- It results in a significant modification of the social structure in rural areas. It frees the farmers from much of the laborious, tedious, hard work on the farms. The pressure on land decreases and the status of the farmers improves.
Limitations for mechanization of Indian agriculture
Farm mechanization and crop productivity have a direct correlation as farm mechanization saves time and labor, reduces drudgery, cut down production costs in the long run, reduces postharvest losses, and boosts crop output and farm income.
However, given the scale of India’s agricultural sub-sectors, mechanization is yet to penetrate all across regions and farm types
- Lack of access to farm power is one of the primary reasons for the slow uptake of farm mechanization and hence the non-intensification of farm productivity, particularly among small and marginal farmers.
- One of the main limitations to deploying farming machines is the capacity of a farm to efficiently own such equipment.
- Farm equipment is capital-intensive, making it a major investment for small and marginal farmers.
- Quality of after-sale service is another concern due to the inadequacy of proper maintenance in remote regions of rural areas.
- The unwillingness of commercial banks to finance farm equipment is one of the biggest impediments to the increase in mechanization level in India.
The basic defect of mechanization is that it will result in too many agricultural workers becoming surplus. Millions of farmers will be thrown out of land and will have to be provided alternative sources of employment.
Initiatives of the Government of India to Promote Farm Mechanization
Agricultural mechanization is crucial in the agriculture sector as it contributes towards improving the efficiency and effectiveness of the inputs used in crop production thereby also increasing the productivity of crops. This also reduces the drudgery associated with various farm operations.
Sub Mission on Agricultural Mechanization (SMAM)
To boost farm mechanization in the country, a special dedicated Centrally Sponsored scheme ‘Sub Mission on Agricultural Mechanization (SMAM)’ has been introduced by the Government of India in 2014-15.
- The scheme aims at ‘reaching the unreached’ by making farm machines accessible and affordable for small and marginal farmers (SMFs) through the establishment of Custom Hiring Centers (CHCs), creating Hubs for hi-tech & high-value farm equipment, and Farm Machinery Banks.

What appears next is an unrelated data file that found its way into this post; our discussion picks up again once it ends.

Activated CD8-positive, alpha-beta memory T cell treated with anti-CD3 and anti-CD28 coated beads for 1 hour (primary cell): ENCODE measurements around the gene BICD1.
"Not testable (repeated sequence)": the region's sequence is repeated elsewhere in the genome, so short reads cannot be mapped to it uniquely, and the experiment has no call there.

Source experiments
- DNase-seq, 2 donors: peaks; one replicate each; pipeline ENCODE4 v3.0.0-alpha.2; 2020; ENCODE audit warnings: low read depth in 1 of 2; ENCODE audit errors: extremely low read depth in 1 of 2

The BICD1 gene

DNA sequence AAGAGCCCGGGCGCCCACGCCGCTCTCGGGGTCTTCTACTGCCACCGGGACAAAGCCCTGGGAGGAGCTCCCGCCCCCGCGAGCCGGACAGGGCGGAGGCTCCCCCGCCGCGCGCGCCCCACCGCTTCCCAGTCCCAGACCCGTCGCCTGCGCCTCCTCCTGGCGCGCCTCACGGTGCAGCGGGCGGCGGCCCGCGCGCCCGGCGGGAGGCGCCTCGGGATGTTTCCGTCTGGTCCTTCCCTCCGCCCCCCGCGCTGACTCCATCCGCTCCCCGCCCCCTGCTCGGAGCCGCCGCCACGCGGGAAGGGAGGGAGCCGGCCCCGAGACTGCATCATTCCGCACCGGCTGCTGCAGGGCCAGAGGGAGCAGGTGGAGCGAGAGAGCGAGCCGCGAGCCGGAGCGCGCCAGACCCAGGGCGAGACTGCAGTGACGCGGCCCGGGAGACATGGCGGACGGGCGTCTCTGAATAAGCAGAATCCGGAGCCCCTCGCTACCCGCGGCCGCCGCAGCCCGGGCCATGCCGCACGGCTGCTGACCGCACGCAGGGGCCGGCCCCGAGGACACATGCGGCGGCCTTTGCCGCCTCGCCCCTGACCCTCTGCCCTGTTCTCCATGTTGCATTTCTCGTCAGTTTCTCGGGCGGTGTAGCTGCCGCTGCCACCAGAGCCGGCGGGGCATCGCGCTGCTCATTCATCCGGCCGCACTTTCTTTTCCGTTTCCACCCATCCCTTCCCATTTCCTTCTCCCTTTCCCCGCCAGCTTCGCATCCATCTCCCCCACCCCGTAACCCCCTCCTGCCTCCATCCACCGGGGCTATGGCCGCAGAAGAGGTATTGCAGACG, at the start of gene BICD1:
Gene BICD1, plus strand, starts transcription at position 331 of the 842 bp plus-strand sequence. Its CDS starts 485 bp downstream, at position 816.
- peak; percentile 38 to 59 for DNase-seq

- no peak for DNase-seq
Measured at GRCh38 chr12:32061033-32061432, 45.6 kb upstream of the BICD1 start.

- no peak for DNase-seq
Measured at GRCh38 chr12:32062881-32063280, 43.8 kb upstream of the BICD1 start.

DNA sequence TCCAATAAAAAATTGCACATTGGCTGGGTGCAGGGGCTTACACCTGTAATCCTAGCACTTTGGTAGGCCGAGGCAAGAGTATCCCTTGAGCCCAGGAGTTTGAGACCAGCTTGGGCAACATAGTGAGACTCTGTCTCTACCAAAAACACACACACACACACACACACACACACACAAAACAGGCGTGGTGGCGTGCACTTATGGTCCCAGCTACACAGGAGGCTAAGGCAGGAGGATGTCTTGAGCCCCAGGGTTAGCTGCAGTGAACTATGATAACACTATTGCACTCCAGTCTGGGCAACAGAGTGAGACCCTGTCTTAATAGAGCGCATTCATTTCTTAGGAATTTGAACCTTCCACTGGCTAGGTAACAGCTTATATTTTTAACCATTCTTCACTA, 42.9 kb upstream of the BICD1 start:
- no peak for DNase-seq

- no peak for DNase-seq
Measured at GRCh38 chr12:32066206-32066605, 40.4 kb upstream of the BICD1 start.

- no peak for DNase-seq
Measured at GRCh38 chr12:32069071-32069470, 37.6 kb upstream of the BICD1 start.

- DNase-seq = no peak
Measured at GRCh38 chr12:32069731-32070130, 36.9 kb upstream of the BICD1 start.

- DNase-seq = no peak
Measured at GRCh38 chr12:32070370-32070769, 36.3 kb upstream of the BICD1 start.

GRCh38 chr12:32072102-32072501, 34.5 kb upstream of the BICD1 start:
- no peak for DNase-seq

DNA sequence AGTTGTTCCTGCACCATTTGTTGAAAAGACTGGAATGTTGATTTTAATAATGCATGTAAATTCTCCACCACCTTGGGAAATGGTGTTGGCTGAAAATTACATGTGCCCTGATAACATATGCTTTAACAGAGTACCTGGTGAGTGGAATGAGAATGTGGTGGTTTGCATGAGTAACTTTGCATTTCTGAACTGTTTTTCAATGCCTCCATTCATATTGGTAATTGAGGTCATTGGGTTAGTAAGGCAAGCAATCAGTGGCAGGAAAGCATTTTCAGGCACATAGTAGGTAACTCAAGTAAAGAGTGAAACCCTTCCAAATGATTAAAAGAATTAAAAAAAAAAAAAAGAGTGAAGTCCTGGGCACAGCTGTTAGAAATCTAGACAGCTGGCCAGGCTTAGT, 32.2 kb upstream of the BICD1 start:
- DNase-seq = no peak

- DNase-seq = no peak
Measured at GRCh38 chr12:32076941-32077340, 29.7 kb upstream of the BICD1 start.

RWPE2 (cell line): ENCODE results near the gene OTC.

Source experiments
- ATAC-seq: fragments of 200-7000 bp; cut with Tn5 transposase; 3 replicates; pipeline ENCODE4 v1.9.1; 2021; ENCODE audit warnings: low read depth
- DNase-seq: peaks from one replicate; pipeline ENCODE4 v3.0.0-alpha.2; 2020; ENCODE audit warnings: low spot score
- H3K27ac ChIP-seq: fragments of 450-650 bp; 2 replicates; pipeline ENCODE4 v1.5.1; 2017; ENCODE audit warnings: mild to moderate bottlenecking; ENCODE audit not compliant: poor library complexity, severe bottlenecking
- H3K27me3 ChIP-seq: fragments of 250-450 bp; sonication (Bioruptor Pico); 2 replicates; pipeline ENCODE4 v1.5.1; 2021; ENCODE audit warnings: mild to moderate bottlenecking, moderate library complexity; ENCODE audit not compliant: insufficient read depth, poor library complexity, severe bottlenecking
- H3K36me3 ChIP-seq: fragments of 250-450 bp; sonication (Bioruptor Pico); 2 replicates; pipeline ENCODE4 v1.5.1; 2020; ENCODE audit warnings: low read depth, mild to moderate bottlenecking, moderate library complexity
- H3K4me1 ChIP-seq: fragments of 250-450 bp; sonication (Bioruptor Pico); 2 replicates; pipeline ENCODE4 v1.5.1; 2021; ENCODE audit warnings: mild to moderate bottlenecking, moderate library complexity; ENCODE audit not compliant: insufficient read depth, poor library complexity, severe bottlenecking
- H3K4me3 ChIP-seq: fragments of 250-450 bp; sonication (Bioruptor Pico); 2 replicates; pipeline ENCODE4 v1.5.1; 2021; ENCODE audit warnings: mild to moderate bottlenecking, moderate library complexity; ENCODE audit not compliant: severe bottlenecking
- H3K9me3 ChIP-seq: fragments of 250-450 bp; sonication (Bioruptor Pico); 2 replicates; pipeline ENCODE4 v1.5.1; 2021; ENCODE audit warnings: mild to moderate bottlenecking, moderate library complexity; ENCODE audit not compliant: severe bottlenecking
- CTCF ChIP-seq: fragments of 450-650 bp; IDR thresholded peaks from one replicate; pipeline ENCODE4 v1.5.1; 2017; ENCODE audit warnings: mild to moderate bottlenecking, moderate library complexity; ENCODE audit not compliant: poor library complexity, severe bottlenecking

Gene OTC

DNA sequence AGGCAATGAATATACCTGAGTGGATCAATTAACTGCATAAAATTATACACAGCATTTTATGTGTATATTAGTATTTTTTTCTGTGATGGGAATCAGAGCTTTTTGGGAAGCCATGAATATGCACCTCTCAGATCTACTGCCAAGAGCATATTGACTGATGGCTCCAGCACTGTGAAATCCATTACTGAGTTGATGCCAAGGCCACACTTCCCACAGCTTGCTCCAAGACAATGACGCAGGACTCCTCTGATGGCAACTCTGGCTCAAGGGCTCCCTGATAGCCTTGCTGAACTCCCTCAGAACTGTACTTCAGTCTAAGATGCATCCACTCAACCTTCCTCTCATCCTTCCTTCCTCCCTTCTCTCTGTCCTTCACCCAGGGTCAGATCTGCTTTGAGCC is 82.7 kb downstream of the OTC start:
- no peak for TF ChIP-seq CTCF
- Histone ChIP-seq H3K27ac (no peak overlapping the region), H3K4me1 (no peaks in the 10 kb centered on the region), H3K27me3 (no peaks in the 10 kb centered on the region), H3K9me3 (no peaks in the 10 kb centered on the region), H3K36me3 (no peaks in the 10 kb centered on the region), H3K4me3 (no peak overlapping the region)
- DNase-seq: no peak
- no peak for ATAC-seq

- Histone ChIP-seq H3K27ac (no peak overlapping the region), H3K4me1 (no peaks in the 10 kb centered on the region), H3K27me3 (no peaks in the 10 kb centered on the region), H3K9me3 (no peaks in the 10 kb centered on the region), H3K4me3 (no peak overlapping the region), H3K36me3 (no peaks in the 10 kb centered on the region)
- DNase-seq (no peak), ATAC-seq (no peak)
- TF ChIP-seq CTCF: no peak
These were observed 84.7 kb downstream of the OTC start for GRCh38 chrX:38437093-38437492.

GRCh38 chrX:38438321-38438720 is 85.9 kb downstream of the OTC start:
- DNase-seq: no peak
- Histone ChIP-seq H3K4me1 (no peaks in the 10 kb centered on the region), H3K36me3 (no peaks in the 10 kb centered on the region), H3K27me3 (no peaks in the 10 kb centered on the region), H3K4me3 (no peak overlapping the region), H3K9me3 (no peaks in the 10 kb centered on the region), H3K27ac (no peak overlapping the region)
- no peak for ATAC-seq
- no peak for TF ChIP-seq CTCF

- Distribution of various subsidized agricultural equipment and machines to the individual farmer is also one of the activities under the scheme.
- Purchasing farm machines for SMFs is not financially feasible therefore custom hiring institutions provide hiring options for machines to SMFs.
- Creating awareness among stakeholders through the demonstration of machine operations and skill development of farmers and youth and others are also components of SMAM.
- The performance testing and certification of machines at designated testing centers located all over the country are ensuring farm machinery qualitatively, effectively, and efficiently.
Under this scheme, financial assistance at 40% to 50% of the cost of machines depending on the categories of farmers, is provided for the purchase of agricultural machines.
Financial assistance at 40% of the project cost is also provided to rural youth & farmers as an entrepreneur, Cooperative Societies of Farmers, Registered Farmers Societies, Farmer Producer Organizations (FPOs), and Panchayats for the establishment of Custom Hiring Centres (CHCs), and Hi-tech hubs of high-value agricultural machine.
Better mechanization of Indian Agriculture requires more establishment of custom hiring centers and the development of an institutional framework for these centers are essential steps that need to be taken.
Make In India can be used to support local manufacturing of farm implements currently being imported.
Corporate Social Responsibility funds can be used for the capacity-building initiative in the farm equipment space as well as promoting a sustainable agricultural ecosystem.
It is pertinent to devise a framework that would strengthen the credit policy for farm machinery in India. Credit guarantee fund currently facilitates loans for micro, small, and medium enterprises (MSMEs). Similar models should be devised for the farm machinery sector as well.
-Article written by Swathi Satish